• Sleeping bag – You need a specially-designed cold-weather bag, as a regular one won’t do. The best winter sleeping bags usually feature goose down, as this insulation offers great warmth without adding much to the overall weight. Another great option is synthetic insulation if you’re concerned about the cost.

  • Sleeping pad – A good sleeping pad should help you retain body heat instead of losing it to the cold ground. Self-inflating and foam pads are the most popular choices, and it works best if you use them in conjunction.

  • Backpacking stove – This is among the most important winter camping supplies, as cooking in cold weather can be exceptionally hard. Your safest bets are liquid-filled and canister stoves, so choose the type that works better for you.

Of course, these are only some of the winter camping essentials, and there are many more things you’ll need to bring. We’ll go through them in the next few tips.


2. Choose Your Clothes Carefully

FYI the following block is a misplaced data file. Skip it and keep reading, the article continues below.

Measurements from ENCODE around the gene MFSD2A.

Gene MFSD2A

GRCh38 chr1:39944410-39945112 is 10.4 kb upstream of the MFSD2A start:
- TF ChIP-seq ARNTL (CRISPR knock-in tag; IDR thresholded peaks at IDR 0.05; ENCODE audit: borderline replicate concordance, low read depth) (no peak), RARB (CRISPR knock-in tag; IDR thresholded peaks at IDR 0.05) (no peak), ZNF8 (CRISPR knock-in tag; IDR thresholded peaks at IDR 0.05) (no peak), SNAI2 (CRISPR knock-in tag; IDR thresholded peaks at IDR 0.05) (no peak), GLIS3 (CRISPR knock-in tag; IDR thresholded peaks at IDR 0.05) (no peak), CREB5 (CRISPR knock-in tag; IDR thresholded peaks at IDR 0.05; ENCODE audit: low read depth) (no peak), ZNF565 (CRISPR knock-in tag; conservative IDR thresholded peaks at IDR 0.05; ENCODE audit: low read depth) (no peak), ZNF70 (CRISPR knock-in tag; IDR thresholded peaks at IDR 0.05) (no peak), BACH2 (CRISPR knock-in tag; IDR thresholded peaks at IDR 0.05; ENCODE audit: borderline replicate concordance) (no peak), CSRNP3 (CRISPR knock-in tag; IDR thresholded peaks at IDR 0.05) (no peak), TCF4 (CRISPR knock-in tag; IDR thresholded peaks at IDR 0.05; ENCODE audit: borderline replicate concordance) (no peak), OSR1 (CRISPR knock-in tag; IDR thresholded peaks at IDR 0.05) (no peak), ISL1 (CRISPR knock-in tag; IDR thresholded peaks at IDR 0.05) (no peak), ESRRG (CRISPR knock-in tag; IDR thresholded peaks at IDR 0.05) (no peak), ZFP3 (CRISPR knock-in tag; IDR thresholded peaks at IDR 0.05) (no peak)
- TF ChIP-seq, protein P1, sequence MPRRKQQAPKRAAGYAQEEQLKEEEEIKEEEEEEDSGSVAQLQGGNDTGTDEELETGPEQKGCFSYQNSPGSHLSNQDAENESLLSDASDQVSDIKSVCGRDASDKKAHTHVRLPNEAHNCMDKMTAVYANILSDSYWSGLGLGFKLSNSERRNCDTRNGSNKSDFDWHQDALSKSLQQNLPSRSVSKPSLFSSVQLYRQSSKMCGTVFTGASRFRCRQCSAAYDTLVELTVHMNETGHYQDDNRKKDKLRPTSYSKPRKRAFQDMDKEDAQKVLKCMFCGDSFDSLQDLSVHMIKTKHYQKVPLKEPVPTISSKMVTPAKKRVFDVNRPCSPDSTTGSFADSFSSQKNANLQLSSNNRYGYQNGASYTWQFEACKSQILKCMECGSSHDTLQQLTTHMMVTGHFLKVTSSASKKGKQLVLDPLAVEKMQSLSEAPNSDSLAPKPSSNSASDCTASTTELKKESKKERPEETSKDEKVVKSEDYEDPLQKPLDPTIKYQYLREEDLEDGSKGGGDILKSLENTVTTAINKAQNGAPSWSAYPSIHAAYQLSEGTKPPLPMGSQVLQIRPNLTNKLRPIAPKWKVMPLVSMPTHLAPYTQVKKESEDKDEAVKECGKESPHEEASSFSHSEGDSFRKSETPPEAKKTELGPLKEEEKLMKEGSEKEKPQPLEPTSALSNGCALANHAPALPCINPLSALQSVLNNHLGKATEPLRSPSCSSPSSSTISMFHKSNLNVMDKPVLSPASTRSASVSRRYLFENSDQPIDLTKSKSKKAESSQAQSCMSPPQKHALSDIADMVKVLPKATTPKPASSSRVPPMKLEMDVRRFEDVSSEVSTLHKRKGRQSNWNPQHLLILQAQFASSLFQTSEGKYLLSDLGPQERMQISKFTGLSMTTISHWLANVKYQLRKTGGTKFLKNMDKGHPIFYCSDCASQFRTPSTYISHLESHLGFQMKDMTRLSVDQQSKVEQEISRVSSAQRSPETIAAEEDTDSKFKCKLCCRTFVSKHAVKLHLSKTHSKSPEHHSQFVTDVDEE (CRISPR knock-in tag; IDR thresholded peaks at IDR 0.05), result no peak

Wearing the right clothes during your winter camping makes all the difference in the world. It’s not just about keeping warm but rather affects the weight you’ll have to carry, ease of movement, and various other factors.

The most important thing that you need to do is to manage your layers properly. Here are some guidelines to follow:

  1. Base layer – When it comes to underwear, midweight long options are your safest bet. Lightweight might do the job in milder conditions, but below-zero temperatures require heavyweight underwear. As far as fabrics go, wool and polyester are best at keeping you dry and warm.

  2. Middle layer – This is the insulating layer that serves to retain your body heat. As such, you should go with thick or puffy clothes that feature heat-retaining materials. Again, down and polyester are among the best choices, but there are other options that you can go for.